During the day when the monkeys are most active, they spend a lot of time on the ground looking for food. However, a favorite spot for the toque macaques can be found high above the temples in the treetops of the forest canopy. These leafy houses provide safety from predators, as well as shelter from nature’s elements. Fruit trees, such as the banyan tree, are not only a safe haven but also provide a delicious food source. Safety is the number one priority in the lives of these monkeys. Before nightfall, toque macaques pick the closest tree to rest in and sleep. Although the troop may return to a favorite tree in their home range, they rarely sleep in the same tree two nights in a row as a precaution
from catching parasitics left
behind on a branch surface
from the night before. Once
a tree is selected, the troop
members will then find
positions on branches away
from the trunk. When it’s
time to sleep, families will
huddle together, like one
big blanket, for warmth and
DAY 5: Though fruit makes up a large part of their
diet, toque macaques are omnivores. They
eat plants, insects, and sometimes reptiles
and birds when they are easy to catch. Toque
macaques maintain a cautious approach as
they forage in the forest, nervously looking
around and eyeing their surroundings for
predators or rival neighboring groups of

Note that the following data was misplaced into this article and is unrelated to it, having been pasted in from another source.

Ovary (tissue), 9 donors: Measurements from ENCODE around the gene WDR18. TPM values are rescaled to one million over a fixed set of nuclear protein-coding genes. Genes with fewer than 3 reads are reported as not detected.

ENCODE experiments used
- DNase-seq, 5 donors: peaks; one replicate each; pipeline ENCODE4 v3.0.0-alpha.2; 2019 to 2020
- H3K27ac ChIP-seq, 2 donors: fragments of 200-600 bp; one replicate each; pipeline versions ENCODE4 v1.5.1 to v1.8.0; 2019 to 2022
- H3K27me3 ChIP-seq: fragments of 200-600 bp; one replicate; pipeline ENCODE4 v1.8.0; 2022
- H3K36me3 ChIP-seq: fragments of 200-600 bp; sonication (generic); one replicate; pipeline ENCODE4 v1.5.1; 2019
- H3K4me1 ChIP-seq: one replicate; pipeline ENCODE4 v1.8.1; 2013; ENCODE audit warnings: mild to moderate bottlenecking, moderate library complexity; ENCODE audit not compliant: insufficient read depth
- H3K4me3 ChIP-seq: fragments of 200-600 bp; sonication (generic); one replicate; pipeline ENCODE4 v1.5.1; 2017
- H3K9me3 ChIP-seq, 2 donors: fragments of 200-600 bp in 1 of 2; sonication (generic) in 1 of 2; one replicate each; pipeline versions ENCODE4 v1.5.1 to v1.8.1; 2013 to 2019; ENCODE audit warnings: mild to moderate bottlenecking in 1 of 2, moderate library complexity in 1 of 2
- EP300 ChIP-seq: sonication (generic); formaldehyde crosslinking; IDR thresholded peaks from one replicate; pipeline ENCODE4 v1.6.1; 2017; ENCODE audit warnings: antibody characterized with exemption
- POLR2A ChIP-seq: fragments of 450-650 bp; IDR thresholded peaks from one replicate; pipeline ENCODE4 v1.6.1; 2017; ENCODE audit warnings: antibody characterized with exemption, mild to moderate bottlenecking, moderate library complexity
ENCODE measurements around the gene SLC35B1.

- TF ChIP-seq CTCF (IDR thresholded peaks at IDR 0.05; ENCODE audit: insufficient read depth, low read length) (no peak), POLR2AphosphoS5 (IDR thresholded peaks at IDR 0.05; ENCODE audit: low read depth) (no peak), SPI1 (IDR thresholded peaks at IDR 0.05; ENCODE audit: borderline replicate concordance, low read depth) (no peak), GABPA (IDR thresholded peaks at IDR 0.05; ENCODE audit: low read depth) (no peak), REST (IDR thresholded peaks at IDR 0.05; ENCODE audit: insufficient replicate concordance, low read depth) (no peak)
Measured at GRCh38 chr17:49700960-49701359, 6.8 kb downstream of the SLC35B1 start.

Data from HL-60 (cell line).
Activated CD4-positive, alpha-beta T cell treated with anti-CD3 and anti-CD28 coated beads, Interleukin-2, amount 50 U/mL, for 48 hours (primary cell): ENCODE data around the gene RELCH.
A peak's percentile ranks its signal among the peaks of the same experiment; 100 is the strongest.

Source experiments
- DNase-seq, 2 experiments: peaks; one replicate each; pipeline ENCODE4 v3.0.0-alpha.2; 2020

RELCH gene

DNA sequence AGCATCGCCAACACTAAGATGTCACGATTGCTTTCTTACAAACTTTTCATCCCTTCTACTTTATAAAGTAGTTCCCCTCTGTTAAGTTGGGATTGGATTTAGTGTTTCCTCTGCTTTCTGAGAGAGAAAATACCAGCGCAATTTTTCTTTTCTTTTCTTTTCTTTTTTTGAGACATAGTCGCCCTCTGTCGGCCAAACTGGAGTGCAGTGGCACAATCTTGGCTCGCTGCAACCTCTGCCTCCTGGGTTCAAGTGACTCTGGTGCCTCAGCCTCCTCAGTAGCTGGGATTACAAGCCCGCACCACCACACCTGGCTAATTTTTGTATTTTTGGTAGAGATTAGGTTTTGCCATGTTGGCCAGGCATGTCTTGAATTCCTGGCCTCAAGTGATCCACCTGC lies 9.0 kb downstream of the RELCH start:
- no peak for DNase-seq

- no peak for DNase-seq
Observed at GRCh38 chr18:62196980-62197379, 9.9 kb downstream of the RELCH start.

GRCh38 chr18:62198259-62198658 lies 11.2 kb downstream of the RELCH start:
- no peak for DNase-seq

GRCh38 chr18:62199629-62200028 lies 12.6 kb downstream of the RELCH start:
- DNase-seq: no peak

monkeys. A unique adaptation of the toque macaque
that helps with foraging is their cheek pouches. Much like
a grocery bag, these pouches can hold food items that
macaques find as they shop around the forest. This allows
them to easily carry their food with them if they need
to make a quick escape from a predator or even a more
dominant monkey. Watering holes are visited daily during
the dry season for a nice refreshing drink. These watering
holes can be near ponds, lakes or rivers. Toque macaques
are excellent swimmers. Swimming provides an expanded
foraging territory for toque macaques looking for resources.
They aren’t picky eaters, and they will eat what they can get to survive. If their habitat is on the edge of a nearby town, they won’t hesitate to raid a garbage bin or pick up fallen fruit from a truck or backpacker traveling near their forest. Toque macaques are brave and curious and most of the time they do not appear to be afraid of people due to their close interactions with tourists at popular sites in Sri Lanka’s cultural triangle.
Weiner Elementary School, 313 N. Garfield St., Weiner, AR 72479 870-684-2252(o) 870-684-2684(f)